The Fair Debt Collection Practices Act (FDCPA) prohibits debt collectors from using unfair or unconscionable means to collect or attempt to collect any debt. The FDCPA tries to balance creditors’ interests in being paid back their debts with debtors’ interests in being free from harassment and intimidation.
Accordingly, creditors are allowed to contact you but are bound by certain guidelines.
They Must Not Mislead You
A creditor cannot make any false, deceptive, or misleading representation or means in connection with any debt collection under Fair Debt Collection Practices Act,§ 807.
What does that even mean, you ask?
In other words, they can’t try to collect money that isn’t legitimately owed to pad the invoices. To convince you to do something, they can’t just say things.
They Must Identify Themselves
Creditors must identify themselves when they call you. For example, under the Fair Debt Collection Practices Act § 807 (3), they can’t say they are an attorney, are calling on behalf of an attorney, or operate a consumer reporting agency.
They Must Contact You at a Reasonable Time
Creditors cannot contact you at an unusual time or place or somewhere that they know is inconvenient for you. They aren’t allowed to call you before 8 am or after 9 pm. You can ask a creditor not to bother you in a letter. This is done to stop the debtor from being disturbed by debt collectors in the middle of the night and possibly at work if you have instructed them not to contact you.
They Must State the ‘Mini Miranda’
They must give you a “mini Miranda”—a set of statements debt collectors must use when attempting to collect a debt, essentially informing you of your rights. Many debt collectors claim to have an arrest warrant for the debtor. That is entirely forbidden. Even though you owe the debt, you cannot be mistreated. To recover the debt, they must do so respectfully and legally.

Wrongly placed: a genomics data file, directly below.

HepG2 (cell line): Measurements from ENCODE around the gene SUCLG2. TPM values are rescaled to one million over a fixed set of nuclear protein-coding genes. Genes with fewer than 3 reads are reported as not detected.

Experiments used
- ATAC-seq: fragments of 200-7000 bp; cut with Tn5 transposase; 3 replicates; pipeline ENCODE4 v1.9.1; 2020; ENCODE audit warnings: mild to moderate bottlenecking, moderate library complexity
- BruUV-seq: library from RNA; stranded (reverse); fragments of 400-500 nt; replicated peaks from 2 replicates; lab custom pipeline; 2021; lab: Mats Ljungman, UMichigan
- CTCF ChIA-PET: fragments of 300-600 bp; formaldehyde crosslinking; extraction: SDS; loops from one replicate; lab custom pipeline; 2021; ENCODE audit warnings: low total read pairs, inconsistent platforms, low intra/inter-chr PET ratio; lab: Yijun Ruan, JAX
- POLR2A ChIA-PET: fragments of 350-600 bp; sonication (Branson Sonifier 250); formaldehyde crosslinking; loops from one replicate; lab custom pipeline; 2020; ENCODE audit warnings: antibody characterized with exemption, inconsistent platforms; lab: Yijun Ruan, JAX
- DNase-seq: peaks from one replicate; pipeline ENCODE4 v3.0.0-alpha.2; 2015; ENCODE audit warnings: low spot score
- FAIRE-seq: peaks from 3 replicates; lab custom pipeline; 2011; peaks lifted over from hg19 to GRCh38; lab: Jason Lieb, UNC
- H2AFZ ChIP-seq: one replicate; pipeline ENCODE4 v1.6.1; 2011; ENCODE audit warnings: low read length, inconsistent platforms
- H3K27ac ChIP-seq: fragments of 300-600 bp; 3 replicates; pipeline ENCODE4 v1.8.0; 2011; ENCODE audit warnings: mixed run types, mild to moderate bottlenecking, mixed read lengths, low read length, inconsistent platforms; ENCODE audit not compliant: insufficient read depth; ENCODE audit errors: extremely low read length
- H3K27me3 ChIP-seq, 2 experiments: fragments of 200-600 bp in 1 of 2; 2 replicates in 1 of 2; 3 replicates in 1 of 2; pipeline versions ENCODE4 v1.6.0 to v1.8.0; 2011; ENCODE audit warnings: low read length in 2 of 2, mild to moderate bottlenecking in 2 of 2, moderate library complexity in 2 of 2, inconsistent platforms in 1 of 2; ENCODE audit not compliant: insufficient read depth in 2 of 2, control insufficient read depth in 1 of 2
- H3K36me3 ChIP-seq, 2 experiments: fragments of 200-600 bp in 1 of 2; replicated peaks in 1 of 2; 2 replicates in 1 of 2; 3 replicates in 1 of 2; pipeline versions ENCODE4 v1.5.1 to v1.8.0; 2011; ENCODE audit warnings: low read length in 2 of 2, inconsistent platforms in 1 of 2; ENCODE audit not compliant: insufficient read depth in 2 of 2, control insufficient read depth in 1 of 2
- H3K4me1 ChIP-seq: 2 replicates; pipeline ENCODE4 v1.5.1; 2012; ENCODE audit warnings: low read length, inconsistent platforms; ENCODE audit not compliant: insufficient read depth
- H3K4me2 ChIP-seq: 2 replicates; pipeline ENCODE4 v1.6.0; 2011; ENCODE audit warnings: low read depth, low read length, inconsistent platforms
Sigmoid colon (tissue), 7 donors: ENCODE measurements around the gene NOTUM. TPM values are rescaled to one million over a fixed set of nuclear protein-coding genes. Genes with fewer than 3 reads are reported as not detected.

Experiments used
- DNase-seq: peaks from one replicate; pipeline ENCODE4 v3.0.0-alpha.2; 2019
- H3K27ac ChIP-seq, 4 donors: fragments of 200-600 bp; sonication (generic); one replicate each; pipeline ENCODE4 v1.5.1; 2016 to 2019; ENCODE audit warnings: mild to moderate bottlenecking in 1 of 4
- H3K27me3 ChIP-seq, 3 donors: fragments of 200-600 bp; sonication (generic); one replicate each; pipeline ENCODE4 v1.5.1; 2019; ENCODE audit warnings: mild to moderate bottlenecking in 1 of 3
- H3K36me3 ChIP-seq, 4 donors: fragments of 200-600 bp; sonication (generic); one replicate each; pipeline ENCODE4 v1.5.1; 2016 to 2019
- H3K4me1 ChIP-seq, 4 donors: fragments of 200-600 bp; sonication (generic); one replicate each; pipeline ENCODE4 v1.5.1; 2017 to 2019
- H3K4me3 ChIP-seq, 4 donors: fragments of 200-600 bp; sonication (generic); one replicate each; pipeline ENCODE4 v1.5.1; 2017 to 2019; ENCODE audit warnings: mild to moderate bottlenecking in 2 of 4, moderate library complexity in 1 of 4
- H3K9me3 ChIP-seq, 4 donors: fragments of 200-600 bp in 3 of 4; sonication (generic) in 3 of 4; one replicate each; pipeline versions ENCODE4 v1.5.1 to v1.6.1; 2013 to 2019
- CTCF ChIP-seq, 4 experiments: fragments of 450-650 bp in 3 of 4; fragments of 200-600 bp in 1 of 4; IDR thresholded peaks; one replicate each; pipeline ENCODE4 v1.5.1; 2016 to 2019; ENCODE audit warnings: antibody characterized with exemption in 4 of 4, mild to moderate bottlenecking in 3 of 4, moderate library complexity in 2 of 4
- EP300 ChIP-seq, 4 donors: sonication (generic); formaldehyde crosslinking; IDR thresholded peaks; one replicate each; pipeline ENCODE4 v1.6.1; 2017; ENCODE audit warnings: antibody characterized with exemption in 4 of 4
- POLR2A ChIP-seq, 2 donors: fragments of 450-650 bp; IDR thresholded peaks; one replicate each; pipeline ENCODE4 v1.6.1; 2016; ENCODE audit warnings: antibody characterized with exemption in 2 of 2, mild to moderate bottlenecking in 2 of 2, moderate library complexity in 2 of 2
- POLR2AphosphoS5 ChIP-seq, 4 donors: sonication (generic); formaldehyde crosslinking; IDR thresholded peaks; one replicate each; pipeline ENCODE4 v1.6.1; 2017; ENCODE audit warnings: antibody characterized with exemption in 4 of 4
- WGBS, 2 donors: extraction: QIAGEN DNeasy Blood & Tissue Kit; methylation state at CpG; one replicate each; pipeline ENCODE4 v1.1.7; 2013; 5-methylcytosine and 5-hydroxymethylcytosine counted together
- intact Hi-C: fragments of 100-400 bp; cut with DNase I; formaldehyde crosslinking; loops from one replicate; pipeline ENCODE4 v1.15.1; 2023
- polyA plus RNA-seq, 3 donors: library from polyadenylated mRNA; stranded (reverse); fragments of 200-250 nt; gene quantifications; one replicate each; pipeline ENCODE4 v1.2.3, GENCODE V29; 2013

They Must Not Harass You
Creditors may not harass you or anyone else through any means of contact. If a debt collector has been attempting to contact you but has been unsuccessful, they will try different approaches. Calling your family members to determine how to reach you most effectively may be part of that.
This is not illegal. However there are restrictions on what debt collectors can say when contacting other persons to locate you under the FDCPA. Debt collectors are often only permitted to contact a person once, and they can only contact your relatives to identify you and not to collect money for your debt.
They Must Respect Do Not Call Arrangements
Creditors shouldn’t call you when you have informed them to stop contacting you. For example, the debt collector may continue to call you at work after you have told them never to call you at your workplace. They may keep calling when you have sent them a formal letter saying that they can only communicate with you through a letter.
Debt collectors are trying to speak to you in any way they can to pressure, shame, threaten or overwhelm you into paying your debt. Sometimes, they cross the line. Consult an experienced Mississippi debt collection harassment attorney at Ware Law Firm today.
Your Damages in an FDCPA Lawsuit
When a creditor has violated your legal rights under the FDCPA, you can file a civil lawsuit against them.
The law allows you the following remedies:
- $1,000 for each violation as statutory damages (this is a strict liability – the debt collector need not intend to break the law)
- Physical distress that you have suffered from the effects of being harassed or bullied by a debt collector
- Emotional distress from debt collection harassment practices
- Lost wages if calls to your office interfered with your ability to earn money at work